Restaurant Law Blog

Wednesday, August 21, 2013

Quinn Strikes Deal to Cut Fines for Health Code Violations by $10 Million

With the Mayoral election coming up, City Council speaker Christine Quinn is doing her best to get the votes of restaurant owners throughout New York City. In recent months, Quinn proposed a reduction in fines for health code violations in restaurants, and it seems that she is delivering on her promise. Quinn just struck a deal with the Department of Health that is expected to cut fines by $10 million a year and add some consistency to the restaurant inspection process.

Prior to the recent changes, fines ranged from $200 to $2000 per violation, as determined by a hearing officer. Under the new fine structure, 60% of violations will be set to a $200 fine and the remaining violations will be reduced by 15-50% of the current fines. Additionally, restaurants that receive less than 14 points after the hearing on their initial inspection will not have to pay any fines for that inspection. And finally, if a restaurant gets a violation for a structural irregularity (e.g., an improperly placed sink), but can demonstrate that they had never been cited for the irregularity in the past, that violation will be waived.

As any restaurant owner knows, restaurant inspections are almost always accompanied by hefty fines in addition to the threat of a “B” or “C” letter grade in one’s window. In this economy, fines are more of a burden than ever before, and many restaurant owners are struggling to keep up with increasing rents, a looming healthcare mandate for employees, an increase in the minimum wage, and a potential ban on Styrofoam containers. (Notably, Quinn has supported the minimum wage increase and the Styrofoam ban, which may counteract her appeal to restaurant owners, despite her efforts to reduce fines.)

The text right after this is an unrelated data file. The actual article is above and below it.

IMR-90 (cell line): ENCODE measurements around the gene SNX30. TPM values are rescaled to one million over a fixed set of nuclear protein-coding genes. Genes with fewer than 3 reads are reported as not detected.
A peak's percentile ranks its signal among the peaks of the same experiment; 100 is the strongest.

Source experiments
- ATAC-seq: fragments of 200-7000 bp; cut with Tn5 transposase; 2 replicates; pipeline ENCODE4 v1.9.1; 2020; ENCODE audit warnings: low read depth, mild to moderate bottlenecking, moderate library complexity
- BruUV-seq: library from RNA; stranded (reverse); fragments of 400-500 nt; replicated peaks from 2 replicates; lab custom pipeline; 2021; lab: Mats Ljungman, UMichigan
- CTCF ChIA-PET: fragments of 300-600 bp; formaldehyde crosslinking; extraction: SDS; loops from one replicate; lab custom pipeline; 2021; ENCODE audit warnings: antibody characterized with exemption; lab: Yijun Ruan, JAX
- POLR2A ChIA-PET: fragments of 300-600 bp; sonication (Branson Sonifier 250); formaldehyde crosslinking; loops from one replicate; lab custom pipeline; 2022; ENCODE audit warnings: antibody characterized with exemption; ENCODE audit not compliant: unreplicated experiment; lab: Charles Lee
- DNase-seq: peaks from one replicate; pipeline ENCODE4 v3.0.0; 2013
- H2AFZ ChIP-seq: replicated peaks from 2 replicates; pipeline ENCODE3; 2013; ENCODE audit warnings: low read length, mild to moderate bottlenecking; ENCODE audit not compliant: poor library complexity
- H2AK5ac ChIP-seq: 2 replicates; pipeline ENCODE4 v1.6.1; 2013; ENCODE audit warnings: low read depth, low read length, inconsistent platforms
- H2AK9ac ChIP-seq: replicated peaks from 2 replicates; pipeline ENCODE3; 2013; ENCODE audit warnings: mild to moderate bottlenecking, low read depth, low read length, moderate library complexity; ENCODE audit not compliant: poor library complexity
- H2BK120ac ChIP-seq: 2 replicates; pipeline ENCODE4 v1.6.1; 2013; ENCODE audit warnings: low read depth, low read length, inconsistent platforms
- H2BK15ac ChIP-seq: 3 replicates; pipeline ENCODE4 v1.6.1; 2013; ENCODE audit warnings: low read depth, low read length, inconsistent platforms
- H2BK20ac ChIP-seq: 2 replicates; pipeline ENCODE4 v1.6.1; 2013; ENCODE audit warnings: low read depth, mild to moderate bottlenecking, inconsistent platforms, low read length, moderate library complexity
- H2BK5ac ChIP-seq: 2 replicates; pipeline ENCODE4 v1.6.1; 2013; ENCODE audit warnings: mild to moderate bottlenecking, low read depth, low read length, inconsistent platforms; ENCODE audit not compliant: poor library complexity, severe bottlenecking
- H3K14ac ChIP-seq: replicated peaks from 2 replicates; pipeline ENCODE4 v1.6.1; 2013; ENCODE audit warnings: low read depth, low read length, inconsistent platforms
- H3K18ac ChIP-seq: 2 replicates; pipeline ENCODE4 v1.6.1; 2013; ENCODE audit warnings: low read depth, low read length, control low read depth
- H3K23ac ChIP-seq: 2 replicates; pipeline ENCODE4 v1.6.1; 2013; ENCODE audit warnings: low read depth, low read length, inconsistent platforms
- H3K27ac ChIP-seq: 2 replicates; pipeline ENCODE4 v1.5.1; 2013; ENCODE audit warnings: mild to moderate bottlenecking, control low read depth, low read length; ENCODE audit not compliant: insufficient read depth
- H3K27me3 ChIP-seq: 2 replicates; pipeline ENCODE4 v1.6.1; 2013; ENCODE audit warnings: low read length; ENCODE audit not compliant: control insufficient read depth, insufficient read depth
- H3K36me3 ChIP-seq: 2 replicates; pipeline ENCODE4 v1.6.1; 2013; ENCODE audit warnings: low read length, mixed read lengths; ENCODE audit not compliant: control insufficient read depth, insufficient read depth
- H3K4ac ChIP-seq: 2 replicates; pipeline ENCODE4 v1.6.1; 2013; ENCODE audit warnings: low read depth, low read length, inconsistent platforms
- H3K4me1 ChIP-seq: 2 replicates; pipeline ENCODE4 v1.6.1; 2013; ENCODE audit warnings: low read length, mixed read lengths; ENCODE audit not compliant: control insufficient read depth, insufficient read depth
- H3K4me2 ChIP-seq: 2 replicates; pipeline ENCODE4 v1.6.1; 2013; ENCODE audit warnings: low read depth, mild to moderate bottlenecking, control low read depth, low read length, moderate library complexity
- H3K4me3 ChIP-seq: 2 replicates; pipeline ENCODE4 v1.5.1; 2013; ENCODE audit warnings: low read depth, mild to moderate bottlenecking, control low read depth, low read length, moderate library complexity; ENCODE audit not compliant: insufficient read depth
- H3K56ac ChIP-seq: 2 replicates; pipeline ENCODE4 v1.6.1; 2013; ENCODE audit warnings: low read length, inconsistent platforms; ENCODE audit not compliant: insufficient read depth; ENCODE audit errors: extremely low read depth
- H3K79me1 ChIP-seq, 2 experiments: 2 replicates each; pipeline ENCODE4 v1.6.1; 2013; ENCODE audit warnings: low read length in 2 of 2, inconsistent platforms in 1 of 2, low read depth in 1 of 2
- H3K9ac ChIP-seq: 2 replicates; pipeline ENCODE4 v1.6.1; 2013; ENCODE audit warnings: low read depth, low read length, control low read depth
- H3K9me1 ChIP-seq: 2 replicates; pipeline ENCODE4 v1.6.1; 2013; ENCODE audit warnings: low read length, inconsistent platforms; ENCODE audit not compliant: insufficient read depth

Any improvements in the inspection process are a welcome change considering fines for restaurant owners had been escalating dramatically: a total of $33 million in fines were imposed in 2010 when the letter grading system was introduced, and in 2012 the total increased to a whopping $52 million. The new fine structure implemented by Quinn and the Department of Health has the ability to continue to promote clean and healthy restaurant establishments without causing unnecessary financial burdens on the restaurant owners throughout the city.

If you have questions about the inspection process or would like us to review your recent Department of Health inspection report, contact DiPasquale Law Group for a free consultation.


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